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The whāriki

Content from pages 10–11 of Te Whāriki: Early Childhood Curriculum


He whāriki hei whakamana i te mokopuna, hei kawe i ngā wawata

A whāriki that empowers the child and carries our aspirations



  • Empowerment | Whakamana
  • Holistic Development | Kotahitanga
  • Family and Community | Whānau Tangata
  • Relationships | Ngā Hononga


  • Wellbeing | Mana Atua
  • Belonging | Mana Whenua
  • Contribution | Mana Tangata
  • Communication | Mana Reo
  • Exploration | Mana Aotūroa

The whāriki or woven mat is used in this document as a metaphor for the ECE curriculum, in which four curriculum principles are interwoven with five curriculum strands. Together, these principles and strands give expression to the vision for children (pages 5 and 6) that is at the heart of Te Whāriki.

Kaiako in ECE settings weave together the principles and strands, in collaboration with children, parents, whānau and community, to create a local curriculum for their setting. Understood in this way, the curriculum or whāriki is a ‘mat for all to stand on’.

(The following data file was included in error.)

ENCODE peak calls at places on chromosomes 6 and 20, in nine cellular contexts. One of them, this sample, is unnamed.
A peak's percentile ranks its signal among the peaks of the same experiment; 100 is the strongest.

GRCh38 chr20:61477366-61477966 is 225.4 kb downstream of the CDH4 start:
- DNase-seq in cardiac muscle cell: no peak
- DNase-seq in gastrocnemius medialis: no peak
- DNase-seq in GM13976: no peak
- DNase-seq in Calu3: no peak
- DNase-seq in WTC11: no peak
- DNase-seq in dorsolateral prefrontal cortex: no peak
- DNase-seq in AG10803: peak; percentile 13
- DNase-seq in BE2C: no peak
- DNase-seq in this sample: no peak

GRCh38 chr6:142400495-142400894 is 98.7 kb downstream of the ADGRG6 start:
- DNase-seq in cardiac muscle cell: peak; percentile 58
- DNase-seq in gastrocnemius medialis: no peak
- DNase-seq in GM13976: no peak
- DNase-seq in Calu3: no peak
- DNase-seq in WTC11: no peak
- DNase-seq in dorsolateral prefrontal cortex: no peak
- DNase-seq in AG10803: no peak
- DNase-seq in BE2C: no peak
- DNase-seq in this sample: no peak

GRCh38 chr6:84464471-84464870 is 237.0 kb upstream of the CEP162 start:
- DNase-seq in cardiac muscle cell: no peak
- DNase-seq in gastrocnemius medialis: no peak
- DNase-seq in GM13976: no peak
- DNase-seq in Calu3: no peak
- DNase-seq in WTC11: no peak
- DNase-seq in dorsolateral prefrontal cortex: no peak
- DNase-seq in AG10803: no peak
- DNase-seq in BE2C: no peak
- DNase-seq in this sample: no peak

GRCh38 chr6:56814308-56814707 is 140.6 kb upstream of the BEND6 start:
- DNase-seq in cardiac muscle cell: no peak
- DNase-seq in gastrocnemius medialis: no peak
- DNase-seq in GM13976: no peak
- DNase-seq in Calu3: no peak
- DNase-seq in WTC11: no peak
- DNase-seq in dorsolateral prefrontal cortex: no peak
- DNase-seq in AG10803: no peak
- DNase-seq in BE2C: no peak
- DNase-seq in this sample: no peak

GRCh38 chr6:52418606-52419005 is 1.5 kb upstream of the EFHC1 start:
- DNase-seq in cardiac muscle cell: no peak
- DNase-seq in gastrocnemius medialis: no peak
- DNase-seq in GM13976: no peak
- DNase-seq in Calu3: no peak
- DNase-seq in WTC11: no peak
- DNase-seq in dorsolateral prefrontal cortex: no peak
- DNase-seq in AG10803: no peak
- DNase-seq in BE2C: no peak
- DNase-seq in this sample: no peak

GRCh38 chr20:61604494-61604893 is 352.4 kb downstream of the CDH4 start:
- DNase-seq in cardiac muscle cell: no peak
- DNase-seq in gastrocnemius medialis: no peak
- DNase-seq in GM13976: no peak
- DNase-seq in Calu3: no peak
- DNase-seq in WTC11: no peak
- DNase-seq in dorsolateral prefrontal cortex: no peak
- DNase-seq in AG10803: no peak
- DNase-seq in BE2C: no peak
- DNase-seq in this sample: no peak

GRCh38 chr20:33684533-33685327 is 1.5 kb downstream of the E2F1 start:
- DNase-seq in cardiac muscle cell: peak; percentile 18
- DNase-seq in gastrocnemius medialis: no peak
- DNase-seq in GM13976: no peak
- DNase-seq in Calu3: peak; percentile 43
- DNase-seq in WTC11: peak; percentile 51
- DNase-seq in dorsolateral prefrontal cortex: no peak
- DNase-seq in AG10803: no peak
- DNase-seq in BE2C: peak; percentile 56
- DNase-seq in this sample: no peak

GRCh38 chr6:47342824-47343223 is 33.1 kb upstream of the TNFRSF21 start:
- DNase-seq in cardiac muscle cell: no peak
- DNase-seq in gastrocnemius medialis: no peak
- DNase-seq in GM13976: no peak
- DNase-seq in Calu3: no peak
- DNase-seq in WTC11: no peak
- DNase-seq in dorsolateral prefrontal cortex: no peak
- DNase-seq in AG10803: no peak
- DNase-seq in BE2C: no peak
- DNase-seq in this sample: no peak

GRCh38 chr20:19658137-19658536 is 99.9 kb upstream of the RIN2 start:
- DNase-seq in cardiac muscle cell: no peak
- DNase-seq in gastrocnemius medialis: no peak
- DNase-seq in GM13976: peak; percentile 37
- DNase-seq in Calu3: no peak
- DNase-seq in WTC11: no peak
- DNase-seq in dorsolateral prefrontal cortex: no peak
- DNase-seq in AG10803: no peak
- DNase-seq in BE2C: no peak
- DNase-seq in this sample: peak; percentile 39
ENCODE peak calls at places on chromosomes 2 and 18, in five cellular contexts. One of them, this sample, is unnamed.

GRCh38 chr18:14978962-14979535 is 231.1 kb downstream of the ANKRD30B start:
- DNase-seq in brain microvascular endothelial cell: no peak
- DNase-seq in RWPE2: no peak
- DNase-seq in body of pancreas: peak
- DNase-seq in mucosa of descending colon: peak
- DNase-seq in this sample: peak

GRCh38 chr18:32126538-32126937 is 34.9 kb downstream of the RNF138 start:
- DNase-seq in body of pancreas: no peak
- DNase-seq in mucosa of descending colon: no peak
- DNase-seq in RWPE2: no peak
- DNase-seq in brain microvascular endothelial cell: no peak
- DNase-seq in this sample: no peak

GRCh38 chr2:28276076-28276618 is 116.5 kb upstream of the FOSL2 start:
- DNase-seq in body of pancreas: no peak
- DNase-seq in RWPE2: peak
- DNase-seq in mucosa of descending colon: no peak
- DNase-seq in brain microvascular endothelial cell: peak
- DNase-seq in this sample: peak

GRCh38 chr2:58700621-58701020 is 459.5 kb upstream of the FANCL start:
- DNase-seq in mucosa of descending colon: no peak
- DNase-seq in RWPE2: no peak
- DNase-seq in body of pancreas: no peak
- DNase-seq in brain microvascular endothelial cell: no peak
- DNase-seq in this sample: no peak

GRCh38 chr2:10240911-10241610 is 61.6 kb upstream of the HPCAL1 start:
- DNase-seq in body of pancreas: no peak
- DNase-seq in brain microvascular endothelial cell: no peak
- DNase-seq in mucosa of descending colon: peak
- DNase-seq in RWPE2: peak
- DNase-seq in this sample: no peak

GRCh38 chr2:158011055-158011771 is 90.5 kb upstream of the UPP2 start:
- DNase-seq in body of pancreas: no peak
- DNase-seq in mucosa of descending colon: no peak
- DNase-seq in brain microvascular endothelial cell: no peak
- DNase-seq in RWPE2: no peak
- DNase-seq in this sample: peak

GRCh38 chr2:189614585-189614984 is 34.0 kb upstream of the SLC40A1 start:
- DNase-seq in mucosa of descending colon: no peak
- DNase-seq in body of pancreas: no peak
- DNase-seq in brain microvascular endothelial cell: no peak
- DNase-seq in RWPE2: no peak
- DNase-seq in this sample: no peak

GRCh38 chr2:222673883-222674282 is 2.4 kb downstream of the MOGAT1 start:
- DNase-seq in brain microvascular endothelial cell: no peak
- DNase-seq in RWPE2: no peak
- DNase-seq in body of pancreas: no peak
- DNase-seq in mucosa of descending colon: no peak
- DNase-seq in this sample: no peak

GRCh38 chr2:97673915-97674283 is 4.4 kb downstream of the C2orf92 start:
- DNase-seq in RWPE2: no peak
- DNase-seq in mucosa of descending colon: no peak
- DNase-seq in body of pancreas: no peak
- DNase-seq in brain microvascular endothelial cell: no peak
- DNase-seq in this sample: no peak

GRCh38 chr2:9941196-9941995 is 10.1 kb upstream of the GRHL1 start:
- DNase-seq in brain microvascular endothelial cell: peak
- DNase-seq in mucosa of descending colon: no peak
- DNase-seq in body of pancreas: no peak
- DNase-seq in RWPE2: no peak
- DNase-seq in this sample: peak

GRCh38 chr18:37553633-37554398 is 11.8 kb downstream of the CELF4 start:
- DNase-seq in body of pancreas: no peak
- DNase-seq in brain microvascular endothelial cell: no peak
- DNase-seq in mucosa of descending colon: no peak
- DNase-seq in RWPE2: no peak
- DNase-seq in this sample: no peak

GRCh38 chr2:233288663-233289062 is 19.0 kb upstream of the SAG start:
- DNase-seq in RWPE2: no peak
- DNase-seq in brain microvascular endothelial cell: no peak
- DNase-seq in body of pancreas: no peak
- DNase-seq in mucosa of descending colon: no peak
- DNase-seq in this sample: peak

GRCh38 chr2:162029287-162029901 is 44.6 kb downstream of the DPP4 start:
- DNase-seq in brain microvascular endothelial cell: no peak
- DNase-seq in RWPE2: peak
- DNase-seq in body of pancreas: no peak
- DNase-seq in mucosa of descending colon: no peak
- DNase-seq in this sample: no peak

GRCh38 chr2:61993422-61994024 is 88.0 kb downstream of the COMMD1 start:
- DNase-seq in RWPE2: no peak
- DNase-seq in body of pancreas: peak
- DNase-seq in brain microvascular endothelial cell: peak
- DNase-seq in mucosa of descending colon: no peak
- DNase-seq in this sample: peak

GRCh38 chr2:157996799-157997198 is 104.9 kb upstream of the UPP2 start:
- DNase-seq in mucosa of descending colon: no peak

Whāriki and raranga have symbolic and spiritual meaning for Māori. Weaving a whāriki takes knowledge, skill and time. It is almost always done collaboratively. When finished, an intricately woven whāriki is a taonga valued for its artistry and kaupapa. Pasifika share with Māori the tradition of weaving whāriki, using techniques and patterns that are specific to their particular Pacific Island nation.

The whāriki can also be understood as a metaphor for the developing child. Interpreted in this way, as in Te Whāriki a te Kōhanga Reo, the whāriki includes four dimensions of human development: tinana, hinengaro, wairua and whatumanawa.

The kōwhiti whakapae whāriki depicted below symbolises the start of a journey that will take the traveller beyond the horizon. The grey represents Te Kore and te pō, the realm of potential and the start of enlightenment. The green represents new life and growth. The purple, red, blue and teal have many differing cultural connotations and are used here to highlight the importance of the principles as the foundations of the curriculum.

The woven whāriki